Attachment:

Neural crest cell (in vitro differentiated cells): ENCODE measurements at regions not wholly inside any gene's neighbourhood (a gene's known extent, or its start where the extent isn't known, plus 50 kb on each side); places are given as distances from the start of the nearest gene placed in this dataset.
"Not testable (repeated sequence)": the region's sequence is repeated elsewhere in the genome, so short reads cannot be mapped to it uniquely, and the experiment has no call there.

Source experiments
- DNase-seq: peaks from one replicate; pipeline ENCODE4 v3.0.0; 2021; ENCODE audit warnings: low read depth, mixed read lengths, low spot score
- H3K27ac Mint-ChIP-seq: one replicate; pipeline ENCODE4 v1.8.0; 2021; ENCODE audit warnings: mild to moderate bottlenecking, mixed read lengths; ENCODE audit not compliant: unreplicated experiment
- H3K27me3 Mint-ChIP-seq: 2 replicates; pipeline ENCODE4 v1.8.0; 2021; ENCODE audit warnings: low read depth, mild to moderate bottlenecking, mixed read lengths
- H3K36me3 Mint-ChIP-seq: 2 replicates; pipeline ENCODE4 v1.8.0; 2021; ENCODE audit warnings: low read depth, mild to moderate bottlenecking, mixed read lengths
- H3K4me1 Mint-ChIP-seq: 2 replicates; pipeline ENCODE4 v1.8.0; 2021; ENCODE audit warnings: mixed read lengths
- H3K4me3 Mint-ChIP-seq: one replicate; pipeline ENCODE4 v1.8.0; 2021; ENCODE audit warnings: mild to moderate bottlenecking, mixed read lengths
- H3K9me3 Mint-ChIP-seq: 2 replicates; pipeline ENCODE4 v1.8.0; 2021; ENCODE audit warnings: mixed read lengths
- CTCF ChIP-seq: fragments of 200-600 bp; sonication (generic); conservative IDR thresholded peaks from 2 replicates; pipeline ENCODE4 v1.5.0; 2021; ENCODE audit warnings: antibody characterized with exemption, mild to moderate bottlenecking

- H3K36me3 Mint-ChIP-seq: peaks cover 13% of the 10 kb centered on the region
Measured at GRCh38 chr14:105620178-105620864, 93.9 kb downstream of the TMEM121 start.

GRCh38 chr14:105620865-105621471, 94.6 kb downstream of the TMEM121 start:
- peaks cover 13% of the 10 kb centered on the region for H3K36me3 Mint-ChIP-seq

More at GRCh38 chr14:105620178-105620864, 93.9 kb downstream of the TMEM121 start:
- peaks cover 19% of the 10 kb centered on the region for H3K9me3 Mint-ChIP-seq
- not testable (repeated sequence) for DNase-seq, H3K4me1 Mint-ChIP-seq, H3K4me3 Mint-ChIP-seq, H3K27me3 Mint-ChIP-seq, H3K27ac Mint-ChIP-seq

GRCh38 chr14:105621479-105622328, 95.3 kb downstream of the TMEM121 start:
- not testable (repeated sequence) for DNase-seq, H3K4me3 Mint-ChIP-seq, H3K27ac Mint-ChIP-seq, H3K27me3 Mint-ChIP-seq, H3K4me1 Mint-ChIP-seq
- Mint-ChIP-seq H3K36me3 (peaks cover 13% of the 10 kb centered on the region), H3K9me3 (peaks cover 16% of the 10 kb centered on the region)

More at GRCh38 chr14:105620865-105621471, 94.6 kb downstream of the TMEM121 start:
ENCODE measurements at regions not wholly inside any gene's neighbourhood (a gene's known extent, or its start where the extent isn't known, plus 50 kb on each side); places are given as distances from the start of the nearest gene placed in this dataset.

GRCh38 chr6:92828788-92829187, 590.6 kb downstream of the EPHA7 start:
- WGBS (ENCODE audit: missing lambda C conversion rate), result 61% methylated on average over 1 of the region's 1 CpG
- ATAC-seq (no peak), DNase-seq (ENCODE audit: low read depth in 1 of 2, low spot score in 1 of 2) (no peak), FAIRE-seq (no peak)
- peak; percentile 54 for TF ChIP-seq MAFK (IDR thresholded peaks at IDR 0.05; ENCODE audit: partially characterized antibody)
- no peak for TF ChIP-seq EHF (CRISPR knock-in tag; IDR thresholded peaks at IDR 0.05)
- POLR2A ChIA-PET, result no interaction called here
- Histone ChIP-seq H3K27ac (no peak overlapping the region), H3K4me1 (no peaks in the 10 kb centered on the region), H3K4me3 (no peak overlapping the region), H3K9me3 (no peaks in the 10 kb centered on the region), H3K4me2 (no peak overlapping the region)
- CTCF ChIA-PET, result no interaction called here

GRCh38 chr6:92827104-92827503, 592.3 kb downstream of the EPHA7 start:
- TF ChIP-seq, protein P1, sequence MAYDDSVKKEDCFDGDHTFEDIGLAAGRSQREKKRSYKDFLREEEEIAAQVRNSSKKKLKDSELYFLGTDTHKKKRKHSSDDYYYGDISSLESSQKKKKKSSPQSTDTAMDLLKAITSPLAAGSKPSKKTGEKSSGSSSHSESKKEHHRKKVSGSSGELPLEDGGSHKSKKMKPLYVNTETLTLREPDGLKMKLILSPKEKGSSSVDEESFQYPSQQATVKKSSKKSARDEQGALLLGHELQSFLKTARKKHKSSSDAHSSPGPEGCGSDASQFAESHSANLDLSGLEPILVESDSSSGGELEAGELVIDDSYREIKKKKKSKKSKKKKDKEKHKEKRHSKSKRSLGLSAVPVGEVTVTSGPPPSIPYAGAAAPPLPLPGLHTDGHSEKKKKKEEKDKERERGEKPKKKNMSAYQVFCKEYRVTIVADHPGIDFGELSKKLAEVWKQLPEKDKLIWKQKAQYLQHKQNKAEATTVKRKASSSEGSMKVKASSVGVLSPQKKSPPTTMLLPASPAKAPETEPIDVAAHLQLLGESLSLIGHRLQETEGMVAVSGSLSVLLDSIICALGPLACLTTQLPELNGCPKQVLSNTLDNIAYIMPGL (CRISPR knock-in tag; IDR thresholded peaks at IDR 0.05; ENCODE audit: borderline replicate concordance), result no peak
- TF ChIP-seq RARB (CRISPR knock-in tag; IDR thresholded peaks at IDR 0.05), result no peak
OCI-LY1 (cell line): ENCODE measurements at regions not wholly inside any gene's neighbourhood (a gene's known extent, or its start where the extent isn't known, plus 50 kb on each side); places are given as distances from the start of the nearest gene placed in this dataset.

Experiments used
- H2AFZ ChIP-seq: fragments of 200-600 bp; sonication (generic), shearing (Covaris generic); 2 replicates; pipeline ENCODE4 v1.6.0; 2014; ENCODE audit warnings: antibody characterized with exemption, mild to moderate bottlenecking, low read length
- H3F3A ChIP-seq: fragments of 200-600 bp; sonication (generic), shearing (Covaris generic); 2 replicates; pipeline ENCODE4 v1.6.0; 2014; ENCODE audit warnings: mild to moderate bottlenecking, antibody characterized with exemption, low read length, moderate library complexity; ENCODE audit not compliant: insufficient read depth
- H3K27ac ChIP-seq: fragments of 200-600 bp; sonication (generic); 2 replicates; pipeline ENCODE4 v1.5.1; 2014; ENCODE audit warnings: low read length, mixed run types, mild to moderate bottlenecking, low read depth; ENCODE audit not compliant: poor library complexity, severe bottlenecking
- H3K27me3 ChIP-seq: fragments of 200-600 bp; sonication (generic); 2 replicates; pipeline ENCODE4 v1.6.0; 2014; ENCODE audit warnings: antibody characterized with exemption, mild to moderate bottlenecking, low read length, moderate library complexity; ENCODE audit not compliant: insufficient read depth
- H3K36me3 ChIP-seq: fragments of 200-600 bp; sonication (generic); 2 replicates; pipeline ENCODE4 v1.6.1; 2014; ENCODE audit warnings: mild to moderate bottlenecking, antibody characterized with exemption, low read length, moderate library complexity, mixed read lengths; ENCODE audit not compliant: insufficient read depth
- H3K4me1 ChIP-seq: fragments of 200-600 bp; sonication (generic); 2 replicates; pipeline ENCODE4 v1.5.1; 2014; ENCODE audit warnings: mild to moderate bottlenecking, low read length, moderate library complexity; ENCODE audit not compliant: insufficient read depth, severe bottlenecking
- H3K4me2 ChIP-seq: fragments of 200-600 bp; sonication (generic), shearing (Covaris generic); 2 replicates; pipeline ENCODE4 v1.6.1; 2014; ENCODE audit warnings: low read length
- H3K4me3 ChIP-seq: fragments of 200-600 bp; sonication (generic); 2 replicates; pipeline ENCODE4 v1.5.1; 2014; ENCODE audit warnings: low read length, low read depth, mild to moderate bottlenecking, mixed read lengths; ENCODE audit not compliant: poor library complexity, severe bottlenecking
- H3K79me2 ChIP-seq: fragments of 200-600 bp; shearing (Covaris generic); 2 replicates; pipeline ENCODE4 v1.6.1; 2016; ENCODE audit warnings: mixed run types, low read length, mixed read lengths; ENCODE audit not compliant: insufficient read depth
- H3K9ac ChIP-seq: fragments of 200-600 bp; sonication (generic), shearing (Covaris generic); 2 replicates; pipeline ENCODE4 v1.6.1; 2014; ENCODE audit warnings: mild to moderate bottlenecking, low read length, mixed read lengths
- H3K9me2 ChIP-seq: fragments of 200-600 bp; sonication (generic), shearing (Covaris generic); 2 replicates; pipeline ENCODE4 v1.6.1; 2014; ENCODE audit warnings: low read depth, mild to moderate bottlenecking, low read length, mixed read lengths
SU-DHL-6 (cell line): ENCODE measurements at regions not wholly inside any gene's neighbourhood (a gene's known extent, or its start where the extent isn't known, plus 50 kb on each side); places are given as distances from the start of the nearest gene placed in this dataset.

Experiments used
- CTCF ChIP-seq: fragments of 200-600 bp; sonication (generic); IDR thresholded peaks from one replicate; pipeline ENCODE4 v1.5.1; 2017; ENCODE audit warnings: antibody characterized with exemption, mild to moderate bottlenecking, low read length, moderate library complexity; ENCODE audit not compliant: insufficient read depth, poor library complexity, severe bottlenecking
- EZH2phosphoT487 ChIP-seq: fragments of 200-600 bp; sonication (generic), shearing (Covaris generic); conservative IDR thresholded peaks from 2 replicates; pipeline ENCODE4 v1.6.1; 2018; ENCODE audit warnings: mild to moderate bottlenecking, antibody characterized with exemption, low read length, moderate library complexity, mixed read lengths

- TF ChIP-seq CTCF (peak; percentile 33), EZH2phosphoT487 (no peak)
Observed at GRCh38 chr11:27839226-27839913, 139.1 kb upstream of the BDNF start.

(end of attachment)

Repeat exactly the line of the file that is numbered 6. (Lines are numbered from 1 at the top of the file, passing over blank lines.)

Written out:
- H3K27me3 Mint-ChIP-seq: 2 replicates; pipeline ENCODE4 v1.8.0; 2021; ENCODE audit warnings: low read depth, mild to moderate bottlenecking, mixed read lengths